Friday, 21 July 2017

Dyeing with Impatiens Balsamina - probably

A couple of years ago, I was sent some seeds marked Jewel Weed, as part of a dye plant seed swop with a lady in America. Looking up the name online I was delighted to read that Jewel Weed enjoys damp shade, since much of my garden provides exactly that. The large seeds were easy to handle and the great majority germinated quickly in March indoors in a seed tray, then grew on strongly in an unheated greenhouse. Sturdy little plants with nice red stems were planted out in May in a border overshadowed by a tree, which gets little direct sun and stays damp. To my surprise, in summer, pink and purple flowers appeared from the leaf axils.
They were not the exotic orange tubular blossoms I had been expecting and there wasn't enough plant material to make a decent dye bath. Rather than spreading out and flourishing, the plants grew upright and looked meager. Later in the season, I saved seeds from the pods which had formed along the stalks and cleared most from the border, making an autumn soup dye bath of the whole plants along with some spent coreopsis plants. This dyed some fleece a gingery orange, which is pretty much what I would have expected from the coreopsis alone. The plants I left growing proved tender, dying off as soon as the cold weather set in. 
Since then, I have sown a few plants each year just to keep the stock of seeds fresh, always in damp secluded spots. Other plants have much more appeal, so this year was shit or bust. A dozen seedlings enjoyed the best of the 2017 sun in a well manured border.
Casting about for plants ready to dye with as part of my Tour de Fleece with the DIY and Dye team, I decided these mystery plants looked at their prime. Now or never. I lopped off all the tops and larger side shoots, a harvest of fleshy plant material weighing over 750g. The whole lot was simmered for an hour or so in water and left overnight to cool.
Sampling the dye bath in three jam jars, I added vinegar to acidify the one on the left, which made it paler. Dissolved soda ash alkalinised the one on the right, turning it murky and dark. Rather than meddle with pH in the first instance, I added three 25g skeins of alum mordanted Beulah wool to the unmodified dye bath, simmered for an hour and soaked overnight.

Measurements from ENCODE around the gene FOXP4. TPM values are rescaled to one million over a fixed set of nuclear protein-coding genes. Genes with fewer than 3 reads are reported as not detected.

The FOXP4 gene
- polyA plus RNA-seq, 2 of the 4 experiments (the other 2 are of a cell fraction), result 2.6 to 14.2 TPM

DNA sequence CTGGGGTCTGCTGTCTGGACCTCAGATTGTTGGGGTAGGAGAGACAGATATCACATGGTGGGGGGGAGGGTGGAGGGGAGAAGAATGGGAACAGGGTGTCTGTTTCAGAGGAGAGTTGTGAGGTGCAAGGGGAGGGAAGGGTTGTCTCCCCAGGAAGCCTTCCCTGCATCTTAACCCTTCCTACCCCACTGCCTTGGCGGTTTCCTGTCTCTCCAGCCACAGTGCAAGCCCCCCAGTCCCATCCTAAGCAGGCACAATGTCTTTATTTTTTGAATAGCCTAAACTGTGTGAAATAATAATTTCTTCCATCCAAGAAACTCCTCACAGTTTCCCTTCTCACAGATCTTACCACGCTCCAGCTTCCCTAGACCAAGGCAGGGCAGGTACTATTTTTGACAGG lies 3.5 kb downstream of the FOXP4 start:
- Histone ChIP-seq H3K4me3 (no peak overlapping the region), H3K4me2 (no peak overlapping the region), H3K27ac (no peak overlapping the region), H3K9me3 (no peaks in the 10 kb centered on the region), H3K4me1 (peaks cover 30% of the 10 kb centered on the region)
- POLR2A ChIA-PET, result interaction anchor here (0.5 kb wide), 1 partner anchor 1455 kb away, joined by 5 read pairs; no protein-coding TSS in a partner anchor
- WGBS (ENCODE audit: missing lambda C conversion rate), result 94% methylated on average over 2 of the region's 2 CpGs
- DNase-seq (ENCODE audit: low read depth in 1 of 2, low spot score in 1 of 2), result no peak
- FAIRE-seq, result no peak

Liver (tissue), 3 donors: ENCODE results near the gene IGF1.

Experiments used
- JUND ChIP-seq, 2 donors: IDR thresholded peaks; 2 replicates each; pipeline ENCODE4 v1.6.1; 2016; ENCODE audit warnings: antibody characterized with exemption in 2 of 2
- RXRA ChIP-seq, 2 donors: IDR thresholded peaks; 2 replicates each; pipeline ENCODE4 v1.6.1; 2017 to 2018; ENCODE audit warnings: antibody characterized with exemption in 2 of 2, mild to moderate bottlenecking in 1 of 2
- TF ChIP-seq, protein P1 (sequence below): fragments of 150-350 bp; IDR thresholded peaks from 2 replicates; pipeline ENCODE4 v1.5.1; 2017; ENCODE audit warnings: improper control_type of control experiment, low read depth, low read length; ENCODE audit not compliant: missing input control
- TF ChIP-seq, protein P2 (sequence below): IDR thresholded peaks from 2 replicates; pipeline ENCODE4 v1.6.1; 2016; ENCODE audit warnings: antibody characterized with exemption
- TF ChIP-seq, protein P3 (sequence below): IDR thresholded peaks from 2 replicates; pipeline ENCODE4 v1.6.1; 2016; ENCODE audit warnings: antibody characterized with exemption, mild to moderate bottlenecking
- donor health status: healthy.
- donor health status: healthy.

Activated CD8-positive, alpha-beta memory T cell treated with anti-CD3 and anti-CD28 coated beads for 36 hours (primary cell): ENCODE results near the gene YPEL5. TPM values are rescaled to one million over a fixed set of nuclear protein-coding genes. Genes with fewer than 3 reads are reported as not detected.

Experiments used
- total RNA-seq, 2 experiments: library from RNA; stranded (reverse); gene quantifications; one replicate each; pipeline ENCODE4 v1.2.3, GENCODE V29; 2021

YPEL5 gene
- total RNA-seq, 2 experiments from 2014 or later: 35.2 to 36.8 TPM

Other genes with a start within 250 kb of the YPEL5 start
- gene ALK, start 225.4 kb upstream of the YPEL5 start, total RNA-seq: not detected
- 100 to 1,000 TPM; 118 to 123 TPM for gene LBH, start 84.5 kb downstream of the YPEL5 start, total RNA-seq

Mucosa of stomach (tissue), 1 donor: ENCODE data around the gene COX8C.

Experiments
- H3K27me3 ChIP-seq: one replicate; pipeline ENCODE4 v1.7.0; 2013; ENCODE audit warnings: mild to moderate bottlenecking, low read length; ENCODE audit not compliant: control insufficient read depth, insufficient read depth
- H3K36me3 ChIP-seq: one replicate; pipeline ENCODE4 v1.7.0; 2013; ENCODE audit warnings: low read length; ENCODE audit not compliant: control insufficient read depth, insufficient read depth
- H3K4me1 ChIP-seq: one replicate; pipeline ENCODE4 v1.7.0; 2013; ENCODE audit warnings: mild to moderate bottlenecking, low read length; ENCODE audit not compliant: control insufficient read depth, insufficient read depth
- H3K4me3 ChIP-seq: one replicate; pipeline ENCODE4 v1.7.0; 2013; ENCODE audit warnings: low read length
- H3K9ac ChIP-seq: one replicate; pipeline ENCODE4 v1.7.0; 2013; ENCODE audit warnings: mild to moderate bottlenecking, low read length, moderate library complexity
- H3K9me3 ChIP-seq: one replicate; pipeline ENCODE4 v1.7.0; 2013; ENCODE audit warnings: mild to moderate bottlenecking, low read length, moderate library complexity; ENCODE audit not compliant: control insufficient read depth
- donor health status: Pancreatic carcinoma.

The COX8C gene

Here are the results. From the ten to one weight ratio of plant to yarn, the middle skein shows the original colour from the dye bath, the one on the left was warmed through with copper solution after dyeing and the one on the right with iron. I like the colours, though they are hard to describe, a soft peachy ginger, a deeper goldish ginger and a green tinged mid brown. One of the DIY and Dye team suggested the plant looked like a balsam and with a bit more investigation online, I think this plant must be Impatiens Balsamina. Wikipedia says it is also known as Garden Jewel Weed, which would account for the original confusion. This video says that unlike the other impatiens species, balsamina needs to be planted in sun. My plants definitely did much better in sun, though I'm not convinced they have earned prime garden space, needing such a high ratio of plants for a modest dye result.
There is a lot more to learn before deciding. Going back next day to empty out the samples of dye from their jam jars, I was startled to see that the bit of wool I left to soak in the apparently darker, alkaline jar on the right, had hardly any colour, while the scrap in the acidified jar was more vivid than the neutral jar.